Anthony Levandowski is best known as the self-driving car engineer at the center of the Waymo vs. Uber trade-secret controversy. But he has another, more unlikely profession you probably haven't heard associated with him: church founder.
A Wired profile of Levandowski revealed that the man accused of stealing self-driving car trade secrets from Waymo has started his own church. He recently filed paperwork to create "Way of the Future," a religious organization based on "the realization of a Godhead based on Artificial Intelligence," according to Wired.
Some scholars and tech-industry personalities, including Tesla CEO Elon Musk, believe the development of artificial intelligence could lead to machines that are smarter than humans, and possibly a Matrix-like threat to human civilization. But Levandowski apparently believes the rise of a superior artificial intelligence will be a good thing, and plans to spread that gospel.
Way of the Future has not submitted a request for tax-exempt status to the IRS, but it has submitted documents to the state of California declaring it a religious organization. The documents name Levandowski as president and CEO.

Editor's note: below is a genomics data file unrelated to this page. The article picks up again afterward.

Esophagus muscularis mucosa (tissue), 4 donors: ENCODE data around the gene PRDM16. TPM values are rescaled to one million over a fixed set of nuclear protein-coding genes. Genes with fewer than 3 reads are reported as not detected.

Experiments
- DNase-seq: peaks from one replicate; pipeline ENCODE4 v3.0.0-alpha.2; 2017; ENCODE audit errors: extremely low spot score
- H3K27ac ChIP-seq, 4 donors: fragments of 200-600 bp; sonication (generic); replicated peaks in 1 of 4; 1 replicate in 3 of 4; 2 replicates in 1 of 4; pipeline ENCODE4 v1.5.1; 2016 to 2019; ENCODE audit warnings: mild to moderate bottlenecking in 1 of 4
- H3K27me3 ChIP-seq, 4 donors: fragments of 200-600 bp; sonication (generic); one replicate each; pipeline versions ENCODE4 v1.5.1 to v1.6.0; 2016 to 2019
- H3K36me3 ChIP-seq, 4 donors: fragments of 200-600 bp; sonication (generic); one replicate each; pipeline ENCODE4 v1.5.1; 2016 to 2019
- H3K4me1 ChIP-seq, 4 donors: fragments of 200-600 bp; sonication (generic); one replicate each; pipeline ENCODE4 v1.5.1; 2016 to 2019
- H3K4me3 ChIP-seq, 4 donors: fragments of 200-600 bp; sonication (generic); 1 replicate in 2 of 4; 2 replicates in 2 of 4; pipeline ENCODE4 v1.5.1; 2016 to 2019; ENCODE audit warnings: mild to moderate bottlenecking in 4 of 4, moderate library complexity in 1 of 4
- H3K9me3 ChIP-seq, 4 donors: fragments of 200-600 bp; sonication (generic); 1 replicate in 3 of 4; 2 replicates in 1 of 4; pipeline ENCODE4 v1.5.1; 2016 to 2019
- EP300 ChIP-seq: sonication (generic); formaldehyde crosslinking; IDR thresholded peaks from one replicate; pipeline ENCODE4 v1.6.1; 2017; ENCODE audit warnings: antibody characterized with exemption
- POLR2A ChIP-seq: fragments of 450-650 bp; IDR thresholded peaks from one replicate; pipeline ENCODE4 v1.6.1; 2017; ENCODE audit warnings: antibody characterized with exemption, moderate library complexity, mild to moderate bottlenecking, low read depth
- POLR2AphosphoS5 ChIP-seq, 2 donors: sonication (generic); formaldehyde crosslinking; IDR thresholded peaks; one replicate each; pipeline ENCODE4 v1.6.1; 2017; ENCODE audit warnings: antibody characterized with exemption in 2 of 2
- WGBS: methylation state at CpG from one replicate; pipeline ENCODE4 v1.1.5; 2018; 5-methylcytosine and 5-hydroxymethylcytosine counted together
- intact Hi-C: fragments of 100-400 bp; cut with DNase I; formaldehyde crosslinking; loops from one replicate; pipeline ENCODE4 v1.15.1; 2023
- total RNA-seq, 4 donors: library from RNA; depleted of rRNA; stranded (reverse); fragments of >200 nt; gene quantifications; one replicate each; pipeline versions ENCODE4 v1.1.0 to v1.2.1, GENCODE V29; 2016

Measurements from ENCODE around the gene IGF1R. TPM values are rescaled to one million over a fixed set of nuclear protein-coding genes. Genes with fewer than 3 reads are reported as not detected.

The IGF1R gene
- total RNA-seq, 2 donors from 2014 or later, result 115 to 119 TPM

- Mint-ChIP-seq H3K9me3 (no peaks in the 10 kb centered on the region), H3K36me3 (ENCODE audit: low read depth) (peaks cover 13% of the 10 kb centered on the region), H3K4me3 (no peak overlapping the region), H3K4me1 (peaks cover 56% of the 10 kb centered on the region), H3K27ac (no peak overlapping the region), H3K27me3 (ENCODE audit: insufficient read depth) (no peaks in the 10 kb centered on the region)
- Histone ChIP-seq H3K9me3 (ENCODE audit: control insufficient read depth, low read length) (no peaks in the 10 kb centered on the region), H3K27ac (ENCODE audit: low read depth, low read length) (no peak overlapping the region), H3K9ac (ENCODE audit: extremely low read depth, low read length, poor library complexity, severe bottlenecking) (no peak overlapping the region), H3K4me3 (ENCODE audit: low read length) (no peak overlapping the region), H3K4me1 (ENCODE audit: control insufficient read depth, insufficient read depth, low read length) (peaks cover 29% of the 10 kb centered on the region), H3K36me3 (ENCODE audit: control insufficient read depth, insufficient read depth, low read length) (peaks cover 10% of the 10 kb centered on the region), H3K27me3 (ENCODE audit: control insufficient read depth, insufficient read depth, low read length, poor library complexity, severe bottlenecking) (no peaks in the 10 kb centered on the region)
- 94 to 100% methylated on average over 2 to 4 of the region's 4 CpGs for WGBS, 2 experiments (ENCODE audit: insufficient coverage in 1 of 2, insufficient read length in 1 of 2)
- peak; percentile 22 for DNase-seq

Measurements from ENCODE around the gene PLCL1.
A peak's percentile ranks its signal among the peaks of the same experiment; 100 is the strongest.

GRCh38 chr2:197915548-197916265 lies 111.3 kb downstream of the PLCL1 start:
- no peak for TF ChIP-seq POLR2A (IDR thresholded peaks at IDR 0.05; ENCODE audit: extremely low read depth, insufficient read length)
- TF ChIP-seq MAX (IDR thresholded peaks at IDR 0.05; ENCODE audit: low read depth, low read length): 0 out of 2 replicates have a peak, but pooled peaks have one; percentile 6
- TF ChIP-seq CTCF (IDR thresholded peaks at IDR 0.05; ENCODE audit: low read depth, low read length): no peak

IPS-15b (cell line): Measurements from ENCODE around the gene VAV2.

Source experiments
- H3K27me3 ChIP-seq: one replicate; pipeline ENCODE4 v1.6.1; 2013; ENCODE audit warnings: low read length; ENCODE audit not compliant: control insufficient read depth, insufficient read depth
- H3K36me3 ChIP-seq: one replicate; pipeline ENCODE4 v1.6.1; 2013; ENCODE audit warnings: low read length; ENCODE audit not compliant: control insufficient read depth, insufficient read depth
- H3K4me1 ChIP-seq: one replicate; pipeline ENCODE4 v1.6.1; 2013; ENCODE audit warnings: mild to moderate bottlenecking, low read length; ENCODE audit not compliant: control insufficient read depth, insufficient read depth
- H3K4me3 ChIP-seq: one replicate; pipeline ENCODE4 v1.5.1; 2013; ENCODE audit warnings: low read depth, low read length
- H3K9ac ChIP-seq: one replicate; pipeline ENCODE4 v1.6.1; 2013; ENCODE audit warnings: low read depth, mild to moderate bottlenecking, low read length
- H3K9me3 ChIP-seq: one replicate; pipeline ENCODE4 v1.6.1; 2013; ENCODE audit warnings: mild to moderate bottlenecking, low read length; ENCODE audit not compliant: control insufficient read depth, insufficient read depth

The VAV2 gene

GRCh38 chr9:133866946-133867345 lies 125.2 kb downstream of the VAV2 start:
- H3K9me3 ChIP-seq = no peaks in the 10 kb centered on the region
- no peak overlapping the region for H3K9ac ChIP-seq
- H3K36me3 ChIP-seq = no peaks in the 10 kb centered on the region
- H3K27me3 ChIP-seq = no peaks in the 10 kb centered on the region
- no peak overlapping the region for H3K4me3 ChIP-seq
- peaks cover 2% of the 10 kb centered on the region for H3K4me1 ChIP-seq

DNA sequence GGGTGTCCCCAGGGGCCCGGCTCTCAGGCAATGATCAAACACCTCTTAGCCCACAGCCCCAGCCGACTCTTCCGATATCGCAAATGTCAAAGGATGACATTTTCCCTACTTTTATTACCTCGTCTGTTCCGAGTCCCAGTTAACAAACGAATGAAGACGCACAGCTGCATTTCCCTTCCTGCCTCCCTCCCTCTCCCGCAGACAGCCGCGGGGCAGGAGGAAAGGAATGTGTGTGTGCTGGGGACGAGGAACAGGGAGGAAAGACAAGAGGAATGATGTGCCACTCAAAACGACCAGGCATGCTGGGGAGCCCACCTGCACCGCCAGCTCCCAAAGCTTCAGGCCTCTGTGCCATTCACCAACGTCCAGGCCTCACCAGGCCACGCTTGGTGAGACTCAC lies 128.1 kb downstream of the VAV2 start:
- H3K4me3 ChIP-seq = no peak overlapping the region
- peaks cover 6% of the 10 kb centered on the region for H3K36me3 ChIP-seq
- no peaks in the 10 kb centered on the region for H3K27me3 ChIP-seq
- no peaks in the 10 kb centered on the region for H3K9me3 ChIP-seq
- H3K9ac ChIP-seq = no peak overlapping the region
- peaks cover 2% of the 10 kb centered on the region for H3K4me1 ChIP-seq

It's unclear how much time Levandowski will have to build his flock, though. While he is pleading the Fifth Amendment in Waymo's lawsuit against Uber, and was also fired from the ride-sharing company for not cooperating in its defense, the judge overseeing the case has ruled that Levandowski can be called to testify under certain circumstances.
Waymo accuses Levandowski of stealing files while he worked at the branch of Alphabet. He left to form self-driving truck startup Otto, which was bought by Uber last year. Way claims Levandowski gave the files to Uber so the company could use the information in its own self-driving car program. Uber, however, denies these charges. If Waymo wins its case against Uber, Levandowski will likely need some divine help.